What's Behind the Backlash Over Sidewalk Labs' Smart City? - CityLab
On a Tuesday night in August, Jesse Shapins, the director of public realm and culture at Sidewalk Labs, flipped through a set of colorful slides before a public audience in downtown Toronto.
On view were design ideas for Quayside, the 12-acre mixed-use neighborhood that Alphabet’s city-building subsidiary has planned for the city’s waterfront. “How might we create a people-first city in the digital age?” asked Shapins, who wore a heavy beard and round red spectacles.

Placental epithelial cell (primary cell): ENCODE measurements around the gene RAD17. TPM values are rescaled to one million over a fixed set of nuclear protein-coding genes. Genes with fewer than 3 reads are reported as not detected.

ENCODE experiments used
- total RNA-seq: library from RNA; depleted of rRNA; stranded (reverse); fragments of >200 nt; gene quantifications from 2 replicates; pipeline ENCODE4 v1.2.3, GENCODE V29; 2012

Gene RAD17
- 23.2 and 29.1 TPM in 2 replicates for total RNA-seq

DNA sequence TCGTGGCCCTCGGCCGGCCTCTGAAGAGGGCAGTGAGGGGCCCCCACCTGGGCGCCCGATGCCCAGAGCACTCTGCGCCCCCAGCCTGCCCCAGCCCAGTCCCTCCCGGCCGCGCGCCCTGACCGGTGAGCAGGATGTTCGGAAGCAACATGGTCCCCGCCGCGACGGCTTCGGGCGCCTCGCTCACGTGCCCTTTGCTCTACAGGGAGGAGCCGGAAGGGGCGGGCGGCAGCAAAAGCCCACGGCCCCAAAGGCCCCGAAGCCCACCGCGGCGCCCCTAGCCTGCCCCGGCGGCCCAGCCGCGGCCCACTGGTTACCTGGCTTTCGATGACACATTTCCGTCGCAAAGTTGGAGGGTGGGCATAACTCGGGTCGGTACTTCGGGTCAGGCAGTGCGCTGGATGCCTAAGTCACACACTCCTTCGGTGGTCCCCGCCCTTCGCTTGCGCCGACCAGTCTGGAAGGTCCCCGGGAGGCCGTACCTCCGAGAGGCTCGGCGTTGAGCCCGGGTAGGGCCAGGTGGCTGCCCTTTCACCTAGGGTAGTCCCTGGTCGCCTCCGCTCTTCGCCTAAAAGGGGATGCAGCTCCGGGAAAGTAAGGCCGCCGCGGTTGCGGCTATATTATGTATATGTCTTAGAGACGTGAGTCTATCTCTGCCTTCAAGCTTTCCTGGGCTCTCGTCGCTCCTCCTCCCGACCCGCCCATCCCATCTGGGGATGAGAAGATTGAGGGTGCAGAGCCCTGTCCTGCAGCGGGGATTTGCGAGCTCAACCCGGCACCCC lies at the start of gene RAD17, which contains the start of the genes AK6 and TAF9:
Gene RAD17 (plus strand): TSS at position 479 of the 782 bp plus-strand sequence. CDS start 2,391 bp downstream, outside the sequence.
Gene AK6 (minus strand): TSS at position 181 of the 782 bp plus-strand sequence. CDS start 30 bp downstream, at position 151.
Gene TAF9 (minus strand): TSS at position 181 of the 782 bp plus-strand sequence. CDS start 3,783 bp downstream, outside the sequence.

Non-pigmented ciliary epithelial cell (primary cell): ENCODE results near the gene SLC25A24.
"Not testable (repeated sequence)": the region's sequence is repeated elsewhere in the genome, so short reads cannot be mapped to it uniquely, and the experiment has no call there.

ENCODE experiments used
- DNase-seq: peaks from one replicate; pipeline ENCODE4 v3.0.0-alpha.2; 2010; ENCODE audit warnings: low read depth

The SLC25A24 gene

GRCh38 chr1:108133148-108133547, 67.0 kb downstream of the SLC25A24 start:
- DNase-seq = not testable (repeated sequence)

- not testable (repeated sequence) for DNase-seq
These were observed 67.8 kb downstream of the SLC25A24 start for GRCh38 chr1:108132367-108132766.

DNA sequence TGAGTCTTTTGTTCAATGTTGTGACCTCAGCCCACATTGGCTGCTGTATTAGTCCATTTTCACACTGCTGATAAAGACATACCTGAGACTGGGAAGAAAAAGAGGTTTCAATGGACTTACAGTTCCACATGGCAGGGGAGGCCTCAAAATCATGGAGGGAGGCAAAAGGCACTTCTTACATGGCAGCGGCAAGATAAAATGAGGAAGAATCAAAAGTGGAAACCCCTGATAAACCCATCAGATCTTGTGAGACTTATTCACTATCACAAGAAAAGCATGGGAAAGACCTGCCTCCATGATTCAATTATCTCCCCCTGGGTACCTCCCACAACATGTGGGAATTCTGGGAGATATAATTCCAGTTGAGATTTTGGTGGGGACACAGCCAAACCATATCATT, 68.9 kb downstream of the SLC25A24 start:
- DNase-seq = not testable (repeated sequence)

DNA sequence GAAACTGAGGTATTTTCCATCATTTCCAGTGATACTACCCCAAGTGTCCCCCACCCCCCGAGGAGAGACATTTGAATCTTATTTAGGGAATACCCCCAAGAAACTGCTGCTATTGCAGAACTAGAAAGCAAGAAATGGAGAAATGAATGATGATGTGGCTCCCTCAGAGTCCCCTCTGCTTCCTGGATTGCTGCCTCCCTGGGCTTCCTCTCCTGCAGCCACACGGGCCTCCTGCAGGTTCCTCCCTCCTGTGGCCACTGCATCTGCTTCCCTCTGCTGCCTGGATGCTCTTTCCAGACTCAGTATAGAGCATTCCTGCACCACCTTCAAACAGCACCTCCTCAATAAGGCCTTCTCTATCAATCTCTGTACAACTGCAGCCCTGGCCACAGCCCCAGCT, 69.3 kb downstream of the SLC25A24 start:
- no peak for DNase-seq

The slides showed an alluring urban scene, full of organic-looking outdoor spaces with lush palm fronds and multi-story outdoor terraces. Quayside’s multi-story structures, Sidewalk Labs reps explained, would be made from composite timber, a construction style touted for its lower environmental impact and aesthetic warmth. Powered by a zero-emissions microgrid, buildings would be modular, with small private units and all-year common spaces adaptable to different uses. On the street, pedestrians and cyclists would get highest priority amid shared, low-speed autonomous vehicles roving about. Tiles capable of melting snow, absorbing stormwater, and directing traffic with LED lights would form the pavement underfoot.